Well, maybe not. Because the value of something doesn't determine it's price. It's the market that determines it's price, and if there is another SEO who prices by the hour, they might bid the same project for $10,000 and that would be the offer to go with.
And there is almost always another vendor waiting to bid on your jobs. I would strongly avoid value based pricing unless what you provide is so unique and irreplaceable that your offering is indisputable. Otherwise, you are just ignoring the fact that there is real competition in the space.
liquidreflex — 2011-08-19T12:47:40-04:00 — #5
I agree with Sagewing on this, Value Based Pricing doesn't quite have the pull it used to. There was a time when businesses were all about the end value, but today most everything is about cost. Sure, they could make up the cost after X days/months but strictly basing your quote based on what they "could" make off it is probably going to put you in a bad position to win the job. There will be other bids coming in and they are looking to get the contract, which means bidding on what price they can do it at for THEIR books, not what the CLIENT could afford.
Now I will say that using the Value strategy can be a positive part of selling your rate after you've calculated it out. If you figure out your hourly rate and come up with your total, if the Client questions the price, that's when you can show them how it would only take X months to re-coop that and more. Use it as a reassuring point for your number, not the basis for how you come up with it.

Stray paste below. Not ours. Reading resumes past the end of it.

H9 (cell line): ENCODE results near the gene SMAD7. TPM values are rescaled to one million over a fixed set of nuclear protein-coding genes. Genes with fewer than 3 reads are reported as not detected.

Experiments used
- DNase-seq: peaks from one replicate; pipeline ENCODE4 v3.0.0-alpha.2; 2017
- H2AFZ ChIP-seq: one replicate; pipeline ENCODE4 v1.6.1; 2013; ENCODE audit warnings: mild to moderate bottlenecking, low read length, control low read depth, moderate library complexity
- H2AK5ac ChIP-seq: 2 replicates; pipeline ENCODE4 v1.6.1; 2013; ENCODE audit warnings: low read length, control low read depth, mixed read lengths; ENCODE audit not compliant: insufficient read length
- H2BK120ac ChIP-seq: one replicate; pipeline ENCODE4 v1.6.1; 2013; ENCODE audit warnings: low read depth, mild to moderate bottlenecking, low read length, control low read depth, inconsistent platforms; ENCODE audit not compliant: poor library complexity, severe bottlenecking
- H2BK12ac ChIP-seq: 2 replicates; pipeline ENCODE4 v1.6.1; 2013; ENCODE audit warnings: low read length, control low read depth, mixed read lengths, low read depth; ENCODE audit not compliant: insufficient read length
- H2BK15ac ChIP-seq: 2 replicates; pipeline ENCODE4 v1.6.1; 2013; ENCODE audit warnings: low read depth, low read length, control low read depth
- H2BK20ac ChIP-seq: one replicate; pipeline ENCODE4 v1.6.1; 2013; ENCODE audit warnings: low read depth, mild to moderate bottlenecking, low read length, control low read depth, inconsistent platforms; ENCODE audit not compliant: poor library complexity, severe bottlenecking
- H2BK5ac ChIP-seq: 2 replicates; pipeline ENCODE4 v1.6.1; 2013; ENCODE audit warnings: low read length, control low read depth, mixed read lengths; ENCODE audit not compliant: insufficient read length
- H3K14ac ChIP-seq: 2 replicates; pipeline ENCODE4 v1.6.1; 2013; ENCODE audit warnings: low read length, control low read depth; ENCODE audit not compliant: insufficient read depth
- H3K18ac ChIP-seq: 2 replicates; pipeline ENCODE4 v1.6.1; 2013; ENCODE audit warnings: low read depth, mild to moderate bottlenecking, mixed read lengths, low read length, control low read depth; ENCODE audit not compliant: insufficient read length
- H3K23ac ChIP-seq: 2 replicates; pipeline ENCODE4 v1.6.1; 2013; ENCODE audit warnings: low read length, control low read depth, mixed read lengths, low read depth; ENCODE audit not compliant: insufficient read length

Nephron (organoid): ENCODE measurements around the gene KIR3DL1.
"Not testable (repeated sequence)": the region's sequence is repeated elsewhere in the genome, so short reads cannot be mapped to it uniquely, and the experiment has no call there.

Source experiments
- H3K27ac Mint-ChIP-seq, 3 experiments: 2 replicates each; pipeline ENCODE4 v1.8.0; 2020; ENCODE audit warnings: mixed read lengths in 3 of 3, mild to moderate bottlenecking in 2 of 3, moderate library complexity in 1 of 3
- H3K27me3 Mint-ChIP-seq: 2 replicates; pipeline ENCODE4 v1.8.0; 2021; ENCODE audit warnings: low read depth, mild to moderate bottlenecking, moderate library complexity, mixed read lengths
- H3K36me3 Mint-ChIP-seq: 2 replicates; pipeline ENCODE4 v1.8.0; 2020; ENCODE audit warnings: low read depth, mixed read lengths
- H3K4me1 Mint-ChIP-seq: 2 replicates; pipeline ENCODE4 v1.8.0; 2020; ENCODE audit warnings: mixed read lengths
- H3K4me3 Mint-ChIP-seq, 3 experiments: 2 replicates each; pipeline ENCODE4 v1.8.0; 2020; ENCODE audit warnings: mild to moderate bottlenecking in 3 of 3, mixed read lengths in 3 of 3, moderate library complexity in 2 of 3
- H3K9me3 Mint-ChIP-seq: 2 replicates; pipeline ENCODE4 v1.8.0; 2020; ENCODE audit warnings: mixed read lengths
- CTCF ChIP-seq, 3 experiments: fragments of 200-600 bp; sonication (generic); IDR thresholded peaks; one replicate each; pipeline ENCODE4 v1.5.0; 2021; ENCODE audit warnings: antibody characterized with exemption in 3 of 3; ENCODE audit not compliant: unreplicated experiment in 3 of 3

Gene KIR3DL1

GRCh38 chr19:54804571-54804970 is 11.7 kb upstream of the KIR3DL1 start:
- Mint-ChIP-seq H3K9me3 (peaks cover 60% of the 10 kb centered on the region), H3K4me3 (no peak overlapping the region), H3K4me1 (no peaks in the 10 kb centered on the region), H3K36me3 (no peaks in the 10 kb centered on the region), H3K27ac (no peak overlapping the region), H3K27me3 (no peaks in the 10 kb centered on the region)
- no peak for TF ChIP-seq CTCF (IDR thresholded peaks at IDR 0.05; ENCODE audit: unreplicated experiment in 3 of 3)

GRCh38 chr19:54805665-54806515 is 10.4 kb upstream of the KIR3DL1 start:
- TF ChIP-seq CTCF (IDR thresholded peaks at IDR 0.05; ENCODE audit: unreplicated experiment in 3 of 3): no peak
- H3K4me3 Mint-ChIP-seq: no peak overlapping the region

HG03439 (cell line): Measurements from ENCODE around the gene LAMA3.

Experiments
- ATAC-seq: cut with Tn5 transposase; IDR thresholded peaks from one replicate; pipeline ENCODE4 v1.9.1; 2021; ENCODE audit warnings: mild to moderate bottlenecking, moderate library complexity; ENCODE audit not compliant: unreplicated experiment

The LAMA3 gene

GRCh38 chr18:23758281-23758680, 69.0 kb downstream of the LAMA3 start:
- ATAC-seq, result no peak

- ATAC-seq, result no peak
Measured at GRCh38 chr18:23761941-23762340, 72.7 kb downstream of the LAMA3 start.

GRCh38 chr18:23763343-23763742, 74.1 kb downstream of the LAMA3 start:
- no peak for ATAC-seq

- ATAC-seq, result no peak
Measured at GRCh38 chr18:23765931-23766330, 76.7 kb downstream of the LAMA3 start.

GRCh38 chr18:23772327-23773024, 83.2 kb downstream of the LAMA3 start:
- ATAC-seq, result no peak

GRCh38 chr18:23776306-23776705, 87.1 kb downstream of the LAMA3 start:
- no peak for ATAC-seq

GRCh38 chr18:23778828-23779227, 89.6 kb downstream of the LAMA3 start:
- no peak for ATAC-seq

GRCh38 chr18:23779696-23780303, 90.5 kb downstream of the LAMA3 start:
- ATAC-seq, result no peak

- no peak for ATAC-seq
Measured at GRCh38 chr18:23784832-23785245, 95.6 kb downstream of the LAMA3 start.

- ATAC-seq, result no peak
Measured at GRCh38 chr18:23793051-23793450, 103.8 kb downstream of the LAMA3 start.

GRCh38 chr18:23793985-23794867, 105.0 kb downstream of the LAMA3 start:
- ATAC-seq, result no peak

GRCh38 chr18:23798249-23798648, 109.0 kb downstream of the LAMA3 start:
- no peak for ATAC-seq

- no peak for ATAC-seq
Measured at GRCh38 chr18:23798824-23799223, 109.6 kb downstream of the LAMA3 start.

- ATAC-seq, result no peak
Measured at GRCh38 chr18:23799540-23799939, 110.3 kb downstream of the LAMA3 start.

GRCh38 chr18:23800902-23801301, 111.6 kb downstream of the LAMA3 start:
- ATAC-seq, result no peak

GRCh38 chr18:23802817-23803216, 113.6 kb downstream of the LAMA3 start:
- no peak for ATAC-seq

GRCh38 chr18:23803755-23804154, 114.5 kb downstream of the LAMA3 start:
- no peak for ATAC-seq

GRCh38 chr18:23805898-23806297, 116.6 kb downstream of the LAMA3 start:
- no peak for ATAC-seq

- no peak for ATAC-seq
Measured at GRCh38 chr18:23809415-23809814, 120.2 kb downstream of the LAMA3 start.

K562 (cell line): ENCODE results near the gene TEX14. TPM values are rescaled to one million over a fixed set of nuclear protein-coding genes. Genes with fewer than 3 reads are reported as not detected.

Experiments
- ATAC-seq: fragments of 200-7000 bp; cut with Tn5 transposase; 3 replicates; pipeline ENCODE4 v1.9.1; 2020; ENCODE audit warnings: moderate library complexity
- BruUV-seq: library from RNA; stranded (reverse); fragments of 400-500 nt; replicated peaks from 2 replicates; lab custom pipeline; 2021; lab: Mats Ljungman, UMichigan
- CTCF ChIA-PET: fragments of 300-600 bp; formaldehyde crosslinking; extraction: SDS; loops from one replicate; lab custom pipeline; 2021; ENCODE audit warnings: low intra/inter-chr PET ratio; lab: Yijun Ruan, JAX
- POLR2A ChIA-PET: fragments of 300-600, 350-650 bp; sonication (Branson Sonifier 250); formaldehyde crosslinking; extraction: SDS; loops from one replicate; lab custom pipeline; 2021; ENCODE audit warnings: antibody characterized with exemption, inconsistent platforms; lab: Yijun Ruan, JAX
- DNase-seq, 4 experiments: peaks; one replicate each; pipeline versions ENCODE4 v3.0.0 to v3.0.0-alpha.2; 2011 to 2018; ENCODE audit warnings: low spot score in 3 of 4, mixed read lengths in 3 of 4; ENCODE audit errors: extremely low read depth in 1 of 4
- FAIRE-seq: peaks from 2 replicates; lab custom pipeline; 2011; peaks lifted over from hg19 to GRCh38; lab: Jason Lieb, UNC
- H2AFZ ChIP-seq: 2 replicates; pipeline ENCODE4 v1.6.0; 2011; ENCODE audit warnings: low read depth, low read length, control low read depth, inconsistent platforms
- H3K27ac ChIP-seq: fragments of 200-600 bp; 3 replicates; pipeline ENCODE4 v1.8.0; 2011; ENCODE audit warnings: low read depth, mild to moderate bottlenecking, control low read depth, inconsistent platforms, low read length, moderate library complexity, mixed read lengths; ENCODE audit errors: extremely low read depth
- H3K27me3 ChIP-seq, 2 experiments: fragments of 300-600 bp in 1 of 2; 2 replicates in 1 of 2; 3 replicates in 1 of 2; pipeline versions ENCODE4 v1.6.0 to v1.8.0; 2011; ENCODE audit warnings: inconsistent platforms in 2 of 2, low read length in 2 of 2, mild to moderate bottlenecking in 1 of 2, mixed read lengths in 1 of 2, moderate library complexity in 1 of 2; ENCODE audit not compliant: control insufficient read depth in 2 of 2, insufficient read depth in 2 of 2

Aside from that, calculate out each "part" of the job by estimating time it would take to complete, times that by your hourly rate. Then add up all the parts to get the project total. Then I usually add about 10-15% to account for communication, overages and other fluctuations that may not be anticipated. That gives you your quote.
The benefit to calculating a project based on individual parts is that as you track your actual time, you can adjust those numbers for the next project that may have a similar process. If you design a website, there's always the planning / approval stage. Track how long that takes on average and adjust as you go. If you just track the overall time for the project, the next time you estimate, you may be under estimating one of the steps constantly and thus underbidding. The more you know, the more accurate you can bid.
shadowbox — 2011-08-19T13:14:55-04:00 — #6
I agree that value pricing can only really work if you somehow convince the client you are offering something completely unique compared to the competition. In web development this is pretty hard to do; if the guy next to you is offering the same stuff for 1/10th of the price, you are going to have to be one fantastic salesmen to pull off a value-based quote.The classic value-based pricing examples involve salesmen who were offering something no one else could offer - like solutions to specific and unique problems that have other companies scratching their heads.
Ultimately in an area like web development, your pricing is dictated by the market - you have to charge prices in a comparable ballpark to the companies you (and your potential clients) perceive as the competition, so look for a way you can differentiate yourself beyond pricing, such as better service, guarantees, better portfolio, better testimonials, etc.
Hate to say it, but a bit of 'mystery shopping' will do wonders.